Noah started the second grade this week, and just a few nights ago he was lying on the stairs telling me story after story, laughing and giving me every detail. As he talked, it was as if the room fell quiet and all I could see was this hilarious young man, all of seven years-old, who is determined and funny and knows exactly what he wants. I could no longer hear his funny story, I could only see who he is becoming. Suddenly this peace fell over me. I knew in that moment that he is going to be okay.
I think the biggest thing my husband and I talk about in regards to parenting is how badly we want to halt every tough thing from coming into our children’s lives. We don’t want the heartache, the dilemmas, the losses, the uppercuts to the chin to ever touch them because we love them so fiercely. Truth is, we can’t keep the world from them; we can only show them how to navigate it to the best of our abilities and let them know they always have a place to land in us.
This kid is going to change the world because he’s got such drive at the age of seven. Drive coupled with wonder and frustration over wanting all things to be just right. He is the kid who’s not afraid of the unknown. He meets it head on and figures it out as he goes.
Yesterday he asked to go inside the gas station to check Slurpie flavors out. The helicopter mom in me wanted to scream, “No! You can’t walk into the gas station alone!” But I was in the closest stall and could watch him walk the ten feet as I pumped the gas. He walked away from me, giddy because he was on his own. I watched through the glass as he surveyed the flavors. I headed in when I finished and this kid had pep in his step. He was thrilled I trusted him enough to walk in. We educate him probably too much that every stranger is likely a kidnapper, so he often begs to have his pocket knife on him at all times… We do drills, saying things like, “Hey, kid, I know your parents! Come with me.” And he’s like, “Then I scream and run and make more noise than I’ve ever made and poke them in the eyes or groin if they get too close!”
Yup, that’s my family: “stranger danger” drills and good quality street smarts. Truth is, that’s all we can do. Cover these kids-turning-into-people in prayer and move through the day. Try to teach them right from wrong. And in that, God is turning Noah into quite the young man.
So, in the spirit of ruminating on the journey of childhood, I give you these RIDICULOUS cookies. These cookies are my childhood on a plate. When I think of growing up, these were a constant. When I wrote Generations we paid homage to these cookies and my Gramma Mac for sending my Dad cookies as he grew up, wherever he happened to be in the world at the time. They represent safety and love and nostalgia. Who knew you could layer all that into a cookie recipe. I made these for Noah on his first day of school because I needed to eat these cookies while I processed how fast he’s growing. I needed to let my soul know that’s it’s okay to let go and let him make his way. I wanted him to know that I love him and he’s going to be juuuuust fine. Growing pains and all. No matter how bad I mess up he’s going to thrive because God is faithful.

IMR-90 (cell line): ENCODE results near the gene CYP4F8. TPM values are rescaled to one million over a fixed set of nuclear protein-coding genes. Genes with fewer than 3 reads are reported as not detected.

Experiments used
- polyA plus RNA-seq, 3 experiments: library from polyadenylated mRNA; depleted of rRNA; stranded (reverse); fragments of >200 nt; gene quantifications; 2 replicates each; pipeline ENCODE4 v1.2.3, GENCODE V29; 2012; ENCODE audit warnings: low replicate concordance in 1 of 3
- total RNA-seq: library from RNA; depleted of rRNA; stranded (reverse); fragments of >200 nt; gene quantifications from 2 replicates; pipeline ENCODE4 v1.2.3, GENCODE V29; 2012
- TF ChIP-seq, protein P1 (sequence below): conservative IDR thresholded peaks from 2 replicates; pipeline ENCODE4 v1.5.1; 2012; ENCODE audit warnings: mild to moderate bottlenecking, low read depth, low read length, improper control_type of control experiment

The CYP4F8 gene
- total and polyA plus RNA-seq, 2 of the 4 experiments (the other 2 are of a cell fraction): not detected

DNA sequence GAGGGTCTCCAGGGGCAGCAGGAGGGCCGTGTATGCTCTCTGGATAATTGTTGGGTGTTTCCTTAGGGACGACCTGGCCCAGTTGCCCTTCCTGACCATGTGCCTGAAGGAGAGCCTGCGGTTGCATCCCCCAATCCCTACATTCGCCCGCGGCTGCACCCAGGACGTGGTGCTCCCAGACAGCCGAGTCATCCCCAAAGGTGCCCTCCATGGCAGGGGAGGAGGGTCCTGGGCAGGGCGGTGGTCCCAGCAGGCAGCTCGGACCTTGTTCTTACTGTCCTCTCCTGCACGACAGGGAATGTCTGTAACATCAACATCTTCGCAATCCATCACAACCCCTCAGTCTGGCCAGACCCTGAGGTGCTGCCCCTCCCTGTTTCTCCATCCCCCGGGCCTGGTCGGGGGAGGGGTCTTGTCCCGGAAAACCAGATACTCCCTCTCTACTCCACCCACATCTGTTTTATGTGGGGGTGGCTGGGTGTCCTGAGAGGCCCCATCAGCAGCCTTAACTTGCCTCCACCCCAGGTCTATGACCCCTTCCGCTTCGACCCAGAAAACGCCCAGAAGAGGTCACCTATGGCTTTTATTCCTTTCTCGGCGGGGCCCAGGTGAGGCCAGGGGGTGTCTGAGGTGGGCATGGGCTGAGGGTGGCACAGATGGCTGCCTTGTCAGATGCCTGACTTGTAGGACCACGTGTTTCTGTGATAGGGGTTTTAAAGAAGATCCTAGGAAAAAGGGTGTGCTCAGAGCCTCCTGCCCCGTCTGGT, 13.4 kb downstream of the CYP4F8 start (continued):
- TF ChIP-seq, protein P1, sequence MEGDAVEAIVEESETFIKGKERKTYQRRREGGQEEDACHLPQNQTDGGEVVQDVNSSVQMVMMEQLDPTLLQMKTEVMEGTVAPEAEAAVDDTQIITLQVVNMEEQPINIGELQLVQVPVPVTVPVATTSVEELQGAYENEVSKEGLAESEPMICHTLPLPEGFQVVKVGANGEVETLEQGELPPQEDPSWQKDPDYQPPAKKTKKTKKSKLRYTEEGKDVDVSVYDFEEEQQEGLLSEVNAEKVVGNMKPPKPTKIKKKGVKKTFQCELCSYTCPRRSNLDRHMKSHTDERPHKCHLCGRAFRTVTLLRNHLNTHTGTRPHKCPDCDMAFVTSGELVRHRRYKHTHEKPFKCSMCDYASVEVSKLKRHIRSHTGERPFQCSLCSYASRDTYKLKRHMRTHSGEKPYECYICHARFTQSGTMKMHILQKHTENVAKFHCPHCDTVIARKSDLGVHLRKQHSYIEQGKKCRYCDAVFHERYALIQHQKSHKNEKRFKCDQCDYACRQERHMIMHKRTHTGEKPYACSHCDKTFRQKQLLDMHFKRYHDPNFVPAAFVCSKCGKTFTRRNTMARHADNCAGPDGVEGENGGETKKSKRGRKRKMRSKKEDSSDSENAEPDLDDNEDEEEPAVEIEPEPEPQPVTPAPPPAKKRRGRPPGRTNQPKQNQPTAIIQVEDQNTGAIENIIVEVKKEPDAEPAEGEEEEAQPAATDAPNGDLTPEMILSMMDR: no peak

If you have some sweet kiddos growing up right now, I pray that you are able to see the forest through the trees. Maybe you need a cookie break. You are doing wildly exceptional at this motherhood thing. Just look at your baby while they tell you their thoughts on life. Be sure you are listening to their thoughts. If they don’t tell you their stories just be available for them. It matters to that tiny person. So with that, I bid farewell to August, with its sweltering days and Popsicle-stained lips, sun-kissed cheeks, and sleeping in the clothes we played hard in all day. We are ready for the wild comfort and rest as the earth goes the sleep, ready to take on the world.
Sugar Cookie Dough
1 cup soft butter
2 Tbsp. soft cream cheese
1½ cups powdered sugar
1 vanilla bean, scraped
1 tsp. salt
1 tsp. almond extract
2½ cups all-purpose flour
1 tsp. cream of tartar
Cream Cheese Frosting
1 cup soft butter
1 tsp. almond extract
Pinch of salt
8 oz. soft cream cheese
4-6 cups powdered sugar
Preheat oven to 350 degrees. In a large mixing bowl, add cream, butter, cream cheese, and sugar until light and fluffy, about 3 minutes; add egg, vanilla bean, salt, and almond extract; mix well. Add flour and cream of tartar, and mix by hand until it just comes together. Refrigerate dough for at least 30 minutes, but overnight is best. When you are ready to bake, line 2 cookie sheets with parchment paper. Roll dough into a ¼-inch-thick rough circle, and use your favorite cookie cutter to cut out shapes; place them on baking sheet. Bake for 12-14 minutes, until set. Continue this process until you’ve used up all the dough. Cool cookies on sheets of foil, and frost once completely cool. These cookies are fine to eat right away, but I think they get their signature touch frosted and left out overnight. We don’t put them away until the next morning.
To make the frosting, simply cream butter, almond extract, salt, and cream cheese until light and fluffy; slowly add powdered sugar. I like mine less sweet, so we do 4 cups of powdered sugar, but you can use up to 6 cups. Feel free to color small bowls of the frosting, and decorate cookies with sprinkles or tiny candies.